A restaurant specializing in the art of hot dogs will be shutting its doors after three and a half years of business.
Mad Dogs Eatery, located at 309 N. Henry St., closed Sunday evening, according to owner Steve Nelson.
Nelson stated personal issues as the reason for closing. He said his autistic son’s nursing will be cut off soon in a letter he received a little over a month ago.
Nelson’s son was born with one lung, one kidney and an esophagus that was not attached, he said. He is fed by a feeding tube and requires a lot of maintenance, he said.
“I had to make the decision to take care of him,” he said. “Having a kid with disabilities teaches you to roll with the punches and be happy with what you get.”
Nelson called Mad Dogs Eatery “the hot dog connection” in Madison. The menu ranges from the classic Chicago Dog to a hot dog called Road Kill.
Nelson said there is a hot dog called the clown dog, consisting of two jumbo hot dogs in a 12 inch hoagie bun. Customers wear a clown wig and get their picture taken to put on a wall if they finish it.
“It’s a nice, chill hangout,” he said.
Nelson said a lot of the items on the menu are his own recipes.
As for the future, Nelson said a couple of people have asked about buying the shop, but he has not received any decent offers yet. He said he would not rule out reopening in the future.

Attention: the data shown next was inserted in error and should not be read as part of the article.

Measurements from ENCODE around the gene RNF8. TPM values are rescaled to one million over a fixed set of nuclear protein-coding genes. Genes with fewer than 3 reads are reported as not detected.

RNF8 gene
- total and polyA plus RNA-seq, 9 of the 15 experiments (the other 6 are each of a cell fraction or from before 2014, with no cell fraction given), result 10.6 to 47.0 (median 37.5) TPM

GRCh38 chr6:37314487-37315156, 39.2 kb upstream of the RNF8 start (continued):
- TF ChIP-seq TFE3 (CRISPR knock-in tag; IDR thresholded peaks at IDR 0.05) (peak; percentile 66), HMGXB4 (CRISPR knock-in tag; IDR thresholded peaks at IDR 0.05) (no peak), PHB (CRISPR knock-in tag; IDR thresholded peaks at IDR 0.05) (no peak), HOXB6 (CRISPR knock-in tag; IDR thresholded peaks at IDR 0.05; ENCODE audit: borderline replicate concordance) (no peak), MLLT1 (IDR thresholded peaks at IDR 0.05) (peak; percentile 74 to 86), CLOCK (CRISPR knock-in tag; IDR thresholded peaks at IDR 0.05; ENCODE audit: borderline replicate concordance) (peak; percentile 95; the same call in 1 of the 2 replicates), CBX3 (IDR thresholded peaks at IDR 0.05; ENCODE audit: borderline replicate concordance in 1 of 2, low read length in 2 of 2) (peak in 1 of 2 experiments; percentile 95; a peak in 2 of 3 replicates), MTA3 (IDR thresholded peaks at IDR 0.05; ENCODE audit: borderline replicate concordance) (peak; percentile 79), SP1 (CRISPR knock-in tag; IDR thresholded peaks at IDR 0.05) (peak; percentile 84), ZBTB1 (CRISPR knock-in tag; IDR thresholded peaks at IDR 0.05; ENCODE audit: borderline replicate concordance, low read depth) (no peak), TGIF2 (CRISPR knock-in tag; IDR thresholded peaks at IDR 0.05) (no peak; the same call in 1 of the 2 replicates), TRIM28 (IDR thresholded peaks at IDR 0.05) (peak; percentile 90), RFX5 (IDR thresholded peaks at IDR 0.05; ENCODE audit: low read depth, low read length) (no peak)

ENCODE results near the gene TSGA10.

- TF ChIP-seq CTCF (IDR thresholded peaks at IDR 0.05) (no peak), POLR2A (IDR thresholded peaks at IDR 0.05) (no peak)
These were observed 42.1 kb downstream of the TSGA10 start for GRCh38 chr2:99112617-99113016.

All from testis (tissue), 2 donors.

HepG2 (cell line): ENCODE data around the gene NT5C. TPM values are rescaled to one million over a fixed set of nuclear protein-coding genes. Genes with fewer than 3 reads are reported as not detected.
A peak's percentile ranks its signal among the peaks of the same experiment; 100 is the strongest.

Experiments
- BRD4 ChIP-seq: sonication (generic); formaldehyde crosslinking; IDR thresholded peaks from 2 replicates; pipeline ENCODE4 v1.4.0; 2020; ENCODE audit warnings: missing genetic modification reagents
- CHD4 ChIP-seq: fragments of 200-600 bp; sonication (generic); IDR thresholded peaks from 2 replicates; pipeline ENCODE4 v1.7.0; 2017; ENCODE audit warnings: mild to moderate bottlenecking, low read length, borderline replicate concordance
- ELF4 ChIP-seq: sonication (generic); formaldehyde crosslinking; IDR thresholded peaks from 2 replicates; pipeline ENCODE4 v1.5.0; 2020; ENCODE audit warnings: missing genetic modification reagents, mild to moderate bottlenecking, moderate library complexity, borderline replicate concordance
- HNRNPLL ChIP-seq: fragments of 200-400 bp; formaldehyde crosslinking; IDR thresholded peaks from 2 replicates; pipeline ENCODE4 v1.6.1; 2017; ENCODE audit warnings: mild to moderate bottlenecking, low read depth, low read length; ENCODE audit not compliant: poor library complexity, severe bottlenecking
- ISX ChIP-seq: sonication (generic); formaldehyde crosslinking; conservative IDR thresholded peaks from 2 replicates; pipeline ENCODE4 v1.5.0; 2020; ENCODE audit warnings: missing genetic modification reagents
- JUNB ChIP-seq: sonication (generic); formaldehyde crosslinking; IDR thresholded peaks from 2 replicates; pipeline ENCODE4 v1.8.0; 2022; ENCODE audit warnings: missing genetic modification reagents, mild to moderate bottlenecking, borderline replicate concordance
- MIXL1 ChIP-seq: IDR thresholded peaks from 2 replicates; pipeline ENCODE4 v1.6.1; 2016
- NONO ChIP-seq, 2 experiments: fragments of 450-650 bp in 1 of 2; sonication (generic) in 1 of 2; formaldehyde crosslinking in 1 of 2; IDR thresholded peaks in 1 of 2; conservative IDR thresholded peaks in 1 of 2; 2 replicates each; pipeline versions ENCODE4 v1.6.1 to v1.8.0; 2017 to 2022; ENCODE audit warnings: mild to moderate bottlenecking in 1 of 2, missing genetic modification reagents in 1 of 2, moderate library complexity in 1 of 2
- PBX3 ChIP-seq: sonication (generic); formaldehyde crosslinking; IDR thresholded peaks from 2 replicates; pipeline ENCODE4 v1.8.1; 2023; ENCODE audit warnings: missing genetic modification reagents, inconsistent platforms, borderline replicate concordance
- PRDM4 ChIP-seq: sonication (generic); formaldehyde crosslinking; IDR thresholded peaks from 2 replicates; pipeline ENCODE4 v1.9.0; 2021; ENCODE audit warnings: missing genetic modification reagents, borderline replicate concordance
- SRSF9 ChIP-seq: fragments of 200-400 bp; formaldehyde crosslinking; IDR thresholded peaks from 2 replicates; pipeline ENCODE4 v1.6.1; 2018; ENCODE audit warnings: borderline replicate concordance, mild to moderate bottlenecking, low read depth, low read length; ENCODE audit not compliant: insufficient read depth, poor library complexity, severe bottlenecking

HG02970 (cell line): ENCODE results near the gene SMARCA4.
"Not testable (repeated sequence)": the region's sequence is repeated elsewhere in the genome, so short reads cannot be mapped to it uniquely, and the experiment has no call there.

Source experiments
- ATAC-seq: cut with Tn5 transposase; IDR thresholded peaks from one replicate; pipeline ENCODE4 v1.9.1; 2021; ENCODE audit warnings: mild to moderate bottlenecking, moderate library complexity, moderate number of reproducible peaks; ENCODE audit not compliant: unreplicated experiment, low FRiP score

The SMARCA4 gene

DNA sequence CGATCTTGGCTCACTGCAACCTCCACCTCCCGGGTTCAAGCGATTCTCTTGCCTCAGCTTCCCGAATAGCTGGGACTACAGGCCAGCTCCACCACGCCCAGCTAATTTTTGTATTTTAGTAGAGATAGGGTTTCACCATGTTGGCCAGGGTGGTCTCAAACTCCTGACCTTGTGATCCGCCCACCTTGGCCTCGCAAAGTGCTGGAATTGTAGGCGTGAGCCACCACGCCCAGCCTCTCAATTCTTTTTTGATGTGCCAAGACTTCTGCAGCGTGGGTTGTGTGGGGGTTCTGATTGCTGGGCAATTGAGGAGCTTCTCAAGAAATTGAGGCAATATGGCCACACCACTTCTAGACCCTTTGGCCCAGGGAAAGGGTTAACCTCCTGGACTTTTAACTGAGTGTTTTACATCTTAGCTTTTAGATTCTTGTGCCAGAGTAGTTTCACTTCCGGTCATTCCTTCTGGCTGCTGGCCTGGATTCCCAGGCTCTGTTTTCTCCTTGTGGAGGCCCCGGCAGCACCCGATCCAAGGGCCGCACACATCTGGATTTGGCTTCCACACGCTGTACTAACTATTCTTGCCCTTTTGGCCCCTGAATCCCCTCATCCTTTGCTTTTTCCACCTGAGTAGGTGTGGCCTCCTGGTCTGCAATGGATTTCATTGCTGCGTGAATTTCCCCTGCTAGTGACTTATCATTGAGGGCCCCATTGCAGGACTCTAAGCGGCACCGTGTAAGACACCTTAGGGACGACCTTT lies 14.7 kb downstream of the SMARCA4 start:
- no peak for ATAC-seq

Ald. Mike Verveer, District 4, said he has eaten there before and is sad to hear the news of its closing. He sympathizes with the difficult personal circumstances the owner’s family is going through.
Although three and a half years may not seem like a lot, Verveer said it was almost like an eternity compared to the previous series of restaurants in the space.
“Many have not lasted more than three and a half years because the location is a tough location, largely because the space is so small,” he said.
He said there are not a lot of downtown restaurants that specialize in what Mad Dogs has. Time will tell if that type of food is restored in the future, he added.
Speaking broadly, Verveer said retail space downtown has been doing quite well in terms of low level of vacancies, compared to only a couple years ago.
“Anecdotally, there have been fewer vacancies in the State Street area,” he said. “Despite the location’s small size, generally making for a more affordable rent, I am optimistic that a new retailer will occupy that space.”